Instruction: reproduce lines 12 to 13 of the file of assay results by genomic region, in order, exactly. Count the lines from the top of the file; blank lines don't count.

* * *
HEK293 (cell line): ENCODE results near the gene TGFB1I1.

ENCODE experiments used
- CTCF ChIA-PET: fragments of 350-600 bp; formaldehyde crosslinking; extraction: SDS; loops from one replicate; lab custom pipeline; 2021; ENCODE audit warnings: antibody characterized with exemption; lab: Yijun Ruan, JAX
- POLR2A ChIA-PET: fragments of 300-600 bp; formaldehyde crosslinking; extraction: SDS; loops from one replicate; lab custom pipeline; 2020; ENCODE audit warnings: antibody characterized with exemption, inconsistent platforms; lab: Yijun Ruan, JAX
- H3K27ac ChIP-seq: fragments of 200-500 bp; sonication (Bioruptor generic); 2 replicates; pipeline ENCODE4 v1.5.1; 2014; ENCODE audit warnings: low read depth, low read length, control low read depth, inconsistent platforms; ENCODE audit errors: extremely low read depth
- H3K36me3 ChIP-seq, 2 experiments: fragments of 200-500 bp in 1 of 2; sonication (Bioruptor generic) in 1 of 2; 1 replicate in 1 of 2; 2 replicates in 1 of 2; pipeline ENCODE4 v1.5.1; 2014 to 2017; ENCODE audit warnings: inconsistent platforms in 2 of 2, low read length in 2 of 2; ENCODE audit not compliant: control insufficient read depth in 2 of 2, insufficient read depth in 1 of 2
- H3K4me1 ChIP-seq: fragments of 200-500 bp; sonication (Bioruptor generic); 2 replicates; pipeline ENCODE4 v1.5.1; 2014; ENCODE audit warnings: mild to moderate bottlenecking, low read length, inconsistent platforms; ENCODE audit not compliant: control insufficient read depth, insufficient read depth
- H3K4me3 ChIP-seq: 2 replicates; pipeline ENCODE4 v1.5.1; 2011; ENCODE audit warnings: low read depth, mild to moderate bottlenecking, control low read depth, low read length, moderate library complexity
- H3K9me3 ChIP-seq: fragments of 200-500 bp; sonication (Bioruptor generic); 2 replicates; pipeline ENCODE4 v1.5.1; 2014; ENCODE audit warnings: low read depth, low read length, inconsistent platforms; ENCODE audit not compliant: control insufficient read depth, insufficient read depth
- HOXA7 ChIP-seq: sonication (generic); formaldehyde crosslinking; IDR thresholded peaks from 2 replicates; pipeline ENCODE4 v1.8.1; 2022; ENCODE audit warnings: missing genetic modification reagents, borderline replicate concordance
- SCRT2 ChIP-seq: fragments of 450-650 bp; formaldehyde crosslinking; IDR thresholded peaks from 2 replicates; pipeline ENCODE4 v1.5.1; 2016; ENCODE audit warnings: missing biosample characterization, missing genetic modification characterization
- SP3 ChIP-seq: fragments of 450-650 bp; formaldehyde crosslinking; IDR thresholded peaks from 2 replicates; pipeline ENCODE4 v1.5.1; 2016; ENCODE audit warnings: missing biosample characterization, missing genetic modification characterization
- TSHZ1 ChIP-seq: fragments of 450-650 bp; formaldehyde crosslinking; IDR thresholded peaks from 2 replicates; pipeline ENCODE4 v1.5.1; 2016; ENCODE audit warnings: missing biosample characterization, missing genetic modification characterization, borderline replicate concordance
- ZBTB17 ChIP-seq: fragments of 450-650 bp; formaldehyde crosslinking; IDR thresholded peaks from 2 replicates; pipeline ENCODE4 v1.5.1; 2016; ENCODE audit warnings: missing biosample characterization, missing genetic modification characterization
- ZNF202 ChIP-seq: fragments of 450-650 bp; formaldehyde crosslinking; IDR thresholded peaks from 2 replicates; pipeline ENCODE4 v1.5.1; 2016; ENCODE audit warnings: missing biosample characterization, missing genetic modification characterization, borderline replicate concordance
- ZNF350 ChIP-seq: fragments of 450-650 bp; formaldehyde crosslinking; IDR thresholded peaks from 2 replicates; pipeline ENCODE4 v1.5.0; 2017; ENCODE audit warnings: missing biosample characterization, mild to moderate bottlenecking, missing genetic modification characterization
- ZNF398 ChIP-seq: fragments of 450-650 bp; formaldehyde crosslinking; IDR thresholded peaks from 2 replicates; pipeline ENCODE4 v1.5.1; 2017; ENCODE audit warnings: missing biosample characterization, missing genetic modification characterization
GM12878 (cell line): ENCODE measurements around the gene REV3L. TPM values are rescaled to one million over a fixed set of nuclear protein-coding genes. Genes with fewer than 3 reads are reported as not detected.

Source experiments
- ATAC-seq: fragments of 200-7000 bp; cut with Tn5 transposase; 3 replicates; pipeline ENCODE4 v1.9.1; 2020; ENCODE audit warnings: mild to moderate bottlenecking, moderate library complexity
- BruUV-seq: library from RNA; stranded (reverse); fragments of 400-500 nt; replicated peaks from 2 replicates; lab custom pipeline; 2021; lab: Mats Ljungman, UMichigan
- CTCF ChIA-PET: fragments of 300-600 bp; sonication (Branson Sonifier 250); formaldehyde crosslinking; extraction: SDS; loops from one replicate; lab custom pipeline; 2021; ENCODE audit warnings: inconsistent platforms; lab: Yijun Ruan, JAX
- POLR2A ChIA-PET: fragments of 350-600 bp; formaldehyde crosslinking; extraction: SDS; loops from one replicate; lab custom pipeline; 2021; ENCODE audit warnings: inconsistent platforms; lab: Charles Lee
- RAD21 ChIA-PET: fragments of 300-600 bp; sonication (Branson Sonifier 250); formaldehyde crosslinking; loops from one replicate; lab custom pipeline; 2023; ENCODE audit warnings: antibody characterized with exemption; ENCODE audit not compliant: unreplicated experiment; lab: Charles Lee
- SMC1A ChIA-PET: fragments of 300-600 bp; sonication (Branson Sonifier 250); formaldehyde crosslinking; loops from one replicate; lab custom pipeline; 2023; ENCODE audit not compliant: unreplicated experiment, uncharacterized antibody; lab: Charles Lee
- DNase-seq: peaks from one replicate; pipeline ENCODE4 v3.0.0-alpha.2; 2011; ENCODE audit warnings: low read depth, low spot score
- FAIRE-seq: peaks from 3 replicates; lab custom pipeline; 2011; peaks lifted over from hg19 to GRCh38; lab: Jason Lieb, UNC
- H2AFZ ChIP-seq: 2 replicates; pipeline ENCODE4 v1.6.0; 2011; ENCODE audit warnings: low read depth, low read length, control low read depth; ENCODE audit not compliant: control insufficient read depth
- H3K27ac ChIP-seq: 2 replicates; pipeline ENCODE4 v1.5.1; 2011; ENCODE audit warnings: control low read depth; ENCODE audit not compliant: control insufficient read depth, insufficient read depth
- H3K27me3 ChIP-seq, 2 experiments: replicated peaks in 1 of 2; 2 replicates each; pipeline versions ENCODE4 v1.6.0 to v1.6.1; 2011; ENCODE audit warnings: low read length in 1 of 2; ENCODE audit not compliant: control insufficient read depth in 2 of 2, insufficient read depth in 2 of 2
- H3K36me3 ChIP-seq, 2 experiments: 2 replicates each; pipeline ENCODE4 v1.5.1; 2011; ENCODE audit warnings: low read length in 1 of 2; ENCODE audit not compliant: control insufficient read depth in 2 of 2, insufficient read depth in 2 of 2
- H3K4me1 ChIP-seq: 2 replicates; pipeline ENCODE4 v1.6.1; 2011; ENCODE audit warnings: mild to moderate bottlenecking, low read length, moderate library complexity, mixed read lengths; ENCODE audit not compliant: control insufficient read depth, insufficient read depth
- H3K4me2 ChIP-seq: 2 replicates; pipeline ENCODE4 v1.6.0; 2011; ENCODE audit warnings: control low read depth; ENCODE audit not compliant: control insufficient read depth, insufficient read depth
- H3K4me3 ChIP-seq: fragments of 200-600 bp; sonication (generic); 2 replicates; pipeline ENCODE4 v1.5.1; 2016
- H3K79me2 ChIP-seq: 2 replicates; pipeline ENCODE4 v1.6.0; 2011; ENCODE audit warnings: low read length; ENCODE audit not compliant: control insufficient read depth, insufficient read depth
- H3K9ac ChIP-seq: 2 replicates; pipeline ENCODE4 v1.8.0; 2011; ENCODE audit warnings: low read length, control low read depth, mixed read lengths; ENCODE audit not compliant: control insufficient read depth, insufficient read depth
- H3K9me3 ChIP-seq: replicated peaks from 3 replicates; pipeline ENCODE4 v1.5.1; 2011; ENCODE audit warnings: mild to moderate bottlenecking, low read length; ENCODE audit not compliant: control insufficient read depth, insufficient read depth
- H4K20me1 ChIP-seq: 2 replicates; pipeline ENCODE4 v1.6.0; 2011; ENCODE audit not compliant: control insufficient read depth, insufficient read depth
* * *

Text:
- SP3 ChIP-seq: fragments of 450-650 bp; formaldehyde crosslinking; IDR thresholded peaks from 2 replicates; pipeline ENCODE4 v1.5.1; 2016; ENCODE audit warnings: missing biosample characterization, missing genetic modification characterization
- TSHZ1 ChIP-seq: fragments of 450-650 bp; formaldehyde crosslinking; IDR thresholded peaks from 2 replicates; pipeline ENCODE4 v1.5.1; 2016; ENCODE audit warnings: missing biosample characterization, missing genetic modification characterization, borderline replicate concordance